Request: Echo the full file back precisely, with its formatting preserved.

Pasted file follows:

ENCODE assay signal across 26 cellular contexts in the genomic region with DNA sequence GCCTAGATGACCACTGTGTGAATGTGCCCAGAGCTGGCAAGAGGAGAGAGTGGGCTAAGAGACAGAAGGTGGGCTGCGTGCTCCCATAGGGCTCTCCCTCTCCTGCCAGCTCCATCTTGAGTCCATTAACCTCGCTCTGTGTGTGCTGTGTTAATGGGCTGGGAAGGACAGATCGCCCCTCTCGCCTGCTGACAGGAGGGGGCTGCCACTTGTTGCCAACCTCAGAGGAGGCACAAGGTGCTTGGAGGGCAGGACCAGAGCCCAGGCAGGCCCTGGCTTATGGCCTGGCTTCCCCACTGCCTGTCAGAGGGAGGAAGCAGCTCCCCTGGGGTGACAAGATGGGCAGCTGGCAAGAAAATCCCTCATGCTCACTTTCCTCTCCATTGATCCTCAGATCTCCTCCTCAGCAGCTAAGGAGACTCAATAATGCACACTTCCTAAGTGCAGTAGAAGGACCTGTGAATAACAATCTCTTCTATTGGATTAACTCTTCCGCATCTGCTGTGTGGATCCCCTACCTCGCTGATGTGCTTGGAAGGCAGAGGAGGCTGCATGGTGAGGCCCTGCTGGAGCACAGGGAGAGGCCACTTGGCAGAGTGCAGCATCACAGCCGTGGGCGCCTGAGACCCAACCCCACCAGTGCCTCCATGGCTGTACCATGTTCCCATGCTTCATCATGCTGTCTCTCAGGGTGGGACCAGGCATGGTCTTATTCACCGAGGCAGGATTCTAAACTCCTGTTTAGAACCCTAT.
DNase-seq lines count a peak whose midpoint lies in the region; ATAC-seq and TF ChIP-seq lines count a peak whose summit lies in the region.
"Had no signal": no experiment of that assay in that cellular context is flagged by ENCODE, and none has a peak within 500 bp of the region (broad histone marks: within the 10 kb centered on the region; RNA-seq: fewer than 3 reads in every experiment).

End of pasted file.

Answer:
ENCODE assay signal across 26 cellular contexts in the genomic region with DNA sequence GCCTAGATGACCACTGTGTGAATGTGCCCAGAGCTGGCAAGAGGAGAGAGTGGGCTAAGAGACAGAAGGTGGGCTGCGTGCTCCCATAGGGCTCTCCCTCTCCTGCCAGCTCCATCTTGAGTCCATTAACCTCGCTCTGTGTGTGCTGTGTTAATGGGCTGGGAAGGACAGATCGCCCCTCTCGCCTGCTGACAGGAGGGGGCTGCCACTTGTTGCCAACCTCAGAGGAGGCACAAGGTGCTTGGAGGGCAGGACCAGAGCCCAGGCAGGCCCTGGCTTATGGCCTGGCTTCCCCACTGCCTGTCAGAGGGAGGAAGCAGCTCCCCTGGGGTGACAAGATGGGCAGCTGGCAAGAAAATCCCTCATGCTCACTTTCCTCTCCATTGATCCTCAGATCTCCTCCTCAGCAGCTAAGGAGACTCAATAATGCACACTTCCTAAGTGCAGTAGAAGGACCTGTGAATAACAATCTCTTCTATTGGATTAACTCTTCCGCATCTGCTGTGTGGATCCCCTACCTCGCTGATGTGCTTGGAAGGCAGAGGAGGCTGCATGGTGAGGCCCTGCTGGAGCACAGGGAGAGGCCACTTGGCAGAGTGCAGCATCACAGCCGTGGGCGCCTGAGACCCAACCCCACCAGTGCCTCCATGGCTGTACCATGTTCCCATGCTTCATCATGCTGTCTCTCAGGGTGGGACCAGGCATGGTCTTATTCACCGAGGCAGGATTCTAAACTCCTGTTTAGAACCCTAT.
DNase-seq lines count a peak whose midpoint lies in the region; ATAC-seq and TF ChIP-seq lines count a peak whose summit lies in the region.
"Had no signal": no experiment of that assay in that cellular context is flagged by ENCODE, and none has a peak within 500 bp of the region (broad histone marks: within the 10 kb centered on the region; RNA-seq: fewer than 3 reads in every experiment).